Looks can be deceiving and #TRENDING takes the viewers deeper into the truth of when a culture becomes a commodity to be capitalized upon, bought, and sold. Unveiling what LIES beneath the trending of black culture and posing the question; What does belong to us if not our very own culture?
Mission StatementBlack female artists are essential in helping to strengthen the stand against inferiority happening in the world. As such, I have a duty to use my voice in propelling these issues forward in a world where black lives will no longer be pigeonholed, and our struggles are not falling upon deaf ears.
About The Project
Hello, my name is Akira Tashi and I am a black female writer/director/filmmaker, born and raised in Los Angeles, specifically Hollywood, until I relocated to Rancho Cucamonga, CA. Being brought up in Hollywood really gave me a front-row seat to observe how non-black people would capitalize on black culture. How black culture, my culture essentially became a “trend”. From music, hairstyles, getting implants to copy our naturally big butts, injections to mimic our naturally full lips, clothing, vernacular, to women utilizing makeup to obtain our skin color.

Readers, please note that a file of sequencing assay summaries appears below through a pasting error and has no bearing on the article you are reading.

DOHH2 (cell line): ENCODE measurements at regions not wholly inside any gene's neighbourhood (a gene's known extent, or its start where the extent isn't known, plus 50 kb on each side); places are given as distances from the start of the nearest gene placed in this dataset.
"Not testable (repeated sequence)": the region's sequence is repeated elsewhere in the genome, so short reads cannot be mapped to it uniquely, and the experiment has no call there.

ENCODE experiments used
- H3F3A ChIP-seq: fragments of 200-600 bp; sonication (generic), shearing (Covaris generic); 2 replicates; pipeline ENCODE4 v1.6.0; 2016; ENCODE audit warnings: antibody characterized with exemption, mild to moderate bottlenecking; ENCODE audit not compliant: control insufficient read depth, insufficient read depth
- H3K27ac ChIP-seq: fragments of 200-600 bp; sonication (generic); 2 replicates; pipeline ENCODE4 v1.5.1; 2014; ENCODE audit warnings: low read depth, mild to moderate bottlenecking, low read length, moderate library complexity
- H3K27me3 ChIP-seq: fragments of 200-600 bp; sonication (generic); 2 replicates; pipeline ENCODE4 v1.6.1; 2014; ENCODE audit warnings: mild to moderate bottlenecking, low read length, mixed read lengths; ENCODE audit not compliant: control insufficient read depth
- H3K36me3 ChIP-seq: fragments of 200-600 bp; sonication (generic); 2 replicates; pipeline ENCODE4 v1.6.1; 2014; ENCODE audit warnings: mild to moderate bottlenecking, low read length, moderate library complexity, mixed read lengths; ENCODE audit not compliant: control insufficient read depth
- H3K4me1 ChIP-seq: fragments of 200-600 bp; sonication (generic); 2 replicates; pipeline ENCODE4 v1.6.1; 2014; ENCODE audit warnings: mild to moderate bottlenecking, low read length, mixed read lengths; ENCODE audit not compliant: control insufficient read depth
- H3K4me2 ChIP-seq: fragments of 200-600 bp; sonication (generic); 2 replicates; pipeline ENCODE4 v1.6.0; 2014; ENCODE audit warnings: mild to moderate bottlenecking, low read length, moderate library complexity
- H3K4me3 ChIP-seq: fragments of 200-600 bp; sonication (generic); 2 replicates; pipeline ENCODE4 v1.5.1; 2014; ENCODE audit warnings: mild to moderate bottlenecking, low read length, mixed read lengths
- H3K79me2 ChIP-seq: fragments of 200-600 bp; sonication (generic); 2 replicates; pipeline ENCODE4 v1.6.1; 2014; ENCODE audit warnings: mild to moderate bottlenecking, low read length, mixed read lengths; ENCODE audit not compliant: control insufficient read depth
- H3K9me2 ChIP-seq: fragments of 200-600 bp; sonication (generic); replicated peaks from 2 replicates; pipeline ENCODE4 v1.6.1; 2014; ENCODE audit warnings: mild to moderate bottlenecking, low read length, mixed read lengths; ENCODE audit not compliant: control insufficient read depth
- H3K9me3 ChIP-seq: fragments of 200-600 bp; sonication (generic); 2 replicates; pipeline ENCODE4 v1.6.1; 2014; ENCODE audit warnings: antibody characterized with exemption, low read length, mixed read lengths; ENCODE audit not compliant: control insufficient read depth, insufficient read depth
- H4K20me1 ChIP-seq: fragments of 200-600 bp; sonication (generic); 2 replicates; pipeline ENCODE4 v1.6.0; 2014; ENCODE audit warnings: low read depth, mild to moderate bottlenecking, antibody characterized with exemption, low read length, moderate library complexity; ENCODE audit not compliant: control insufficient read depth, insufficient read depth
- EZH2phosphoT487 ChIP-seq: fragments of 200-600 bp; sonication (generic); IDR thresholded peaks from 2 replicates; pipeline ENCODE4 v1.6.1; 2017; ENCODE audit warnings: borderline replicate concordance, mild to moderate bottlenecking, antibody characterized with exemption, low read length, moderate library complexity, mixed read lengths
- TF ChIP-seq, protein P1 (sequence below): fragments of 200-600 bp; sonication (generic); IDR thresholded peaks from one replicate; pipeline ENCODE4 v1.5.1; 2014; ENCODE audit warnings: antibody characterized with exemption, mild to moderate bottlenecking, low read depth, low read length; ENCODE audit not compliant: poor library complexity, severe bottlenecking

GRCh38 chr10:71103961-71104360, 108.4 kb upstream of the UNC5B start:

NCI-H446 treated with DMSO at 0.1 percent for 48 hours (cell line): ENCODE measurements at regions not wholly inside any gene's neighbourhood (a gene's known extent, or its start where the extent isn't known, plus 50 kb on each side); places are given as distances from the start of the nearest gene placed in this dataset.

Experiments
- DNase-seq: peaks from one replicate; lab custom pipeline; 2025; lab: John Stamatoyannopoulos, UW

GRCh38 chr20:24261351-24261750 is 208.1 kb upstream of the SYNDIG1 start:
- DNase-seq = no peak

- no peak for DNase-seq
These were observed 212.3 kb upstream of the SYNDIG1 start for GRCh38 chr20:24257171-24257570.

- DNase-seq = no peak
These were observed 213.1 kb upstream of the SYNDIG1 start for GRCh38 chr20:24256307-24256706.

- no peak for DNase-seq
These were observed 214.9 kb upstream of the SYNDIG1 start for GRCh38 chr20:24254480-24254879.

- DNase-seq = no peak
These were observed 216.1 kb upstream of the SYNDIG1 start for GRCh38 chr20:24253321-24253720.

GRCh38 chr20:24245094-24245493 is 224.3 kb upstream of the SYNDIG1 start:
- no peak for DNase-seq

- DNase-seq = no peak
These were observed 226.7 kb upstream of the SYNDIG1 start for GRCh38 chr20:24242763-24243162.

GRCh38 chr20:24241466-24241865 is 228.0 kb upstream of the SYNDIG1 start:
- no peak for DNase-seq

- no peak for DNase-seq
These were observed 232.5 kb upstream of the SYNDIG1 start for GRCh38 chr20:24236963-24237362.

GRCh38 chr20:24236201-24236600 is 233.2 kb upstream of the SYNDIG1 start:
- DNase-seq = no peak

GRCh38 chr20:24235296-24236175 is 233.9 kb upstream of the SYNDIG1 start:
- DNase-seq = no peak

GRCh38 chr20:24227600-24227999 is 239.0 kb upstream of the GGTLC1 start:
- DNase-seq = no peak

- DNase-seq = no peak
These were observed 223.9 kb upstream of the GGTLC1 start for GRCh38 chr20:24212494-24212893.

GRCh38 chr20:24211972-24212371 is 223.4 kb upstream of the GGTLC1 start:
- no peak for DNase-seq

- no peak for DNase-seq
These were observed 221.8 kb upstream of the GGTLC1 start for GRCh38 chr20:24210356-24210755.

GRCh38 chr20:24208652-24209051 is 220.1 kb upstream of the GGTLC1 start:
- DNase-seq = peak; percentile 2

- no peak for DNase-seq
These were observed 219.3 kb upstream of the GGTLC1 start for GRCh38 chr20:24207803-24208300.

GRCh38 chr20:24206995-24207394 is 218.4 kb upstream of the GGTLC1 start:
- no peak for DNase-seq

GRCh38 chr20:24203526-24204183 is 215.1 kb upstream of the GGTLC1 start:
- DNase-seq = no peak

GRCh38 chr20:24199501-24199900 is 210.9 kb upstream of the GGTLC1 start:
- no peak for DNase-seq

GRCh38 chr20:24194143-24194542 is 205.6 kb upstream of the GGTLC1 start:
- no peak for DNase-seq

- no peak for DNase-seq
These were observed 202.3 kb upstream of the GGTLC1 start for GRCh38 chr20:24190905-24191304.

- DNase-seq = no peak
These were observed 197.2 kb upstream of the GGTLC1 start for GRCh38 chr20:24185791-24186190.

The same things that made a black woman “ratchet” or “ghetto” are now being strewn across magazine covers as the latest “trend”, but on non-black women. Braids, full lips, dark skin are all suddenly cool and sexy if they aren’t on black women. Women whose very essence are these traits. While we use to sit by silently feeling powerless while non-black women would “steal” the very thing that makes us beautiful and unique and be applauded for being "bold" trendsetters, while workplaces and schools deemed black people whose culture this stems from were deemed offensive, disruptive, and dirty.
I hear quite often people say that it’s an “appreciation” for the black culture, but it isn’t. It’s disrespectful. It’s appropriation. The new blackface. Something you wear during the day and wipe off at night. Something to have removed if it were no longer deemed “cool” or “sexy”. For decades we have been robbed of our men and women. Shamed for our varied skin colors, hair textures, full lips, and bodies, and now in the 21st century, it’s still happening unless these features are on non-black women.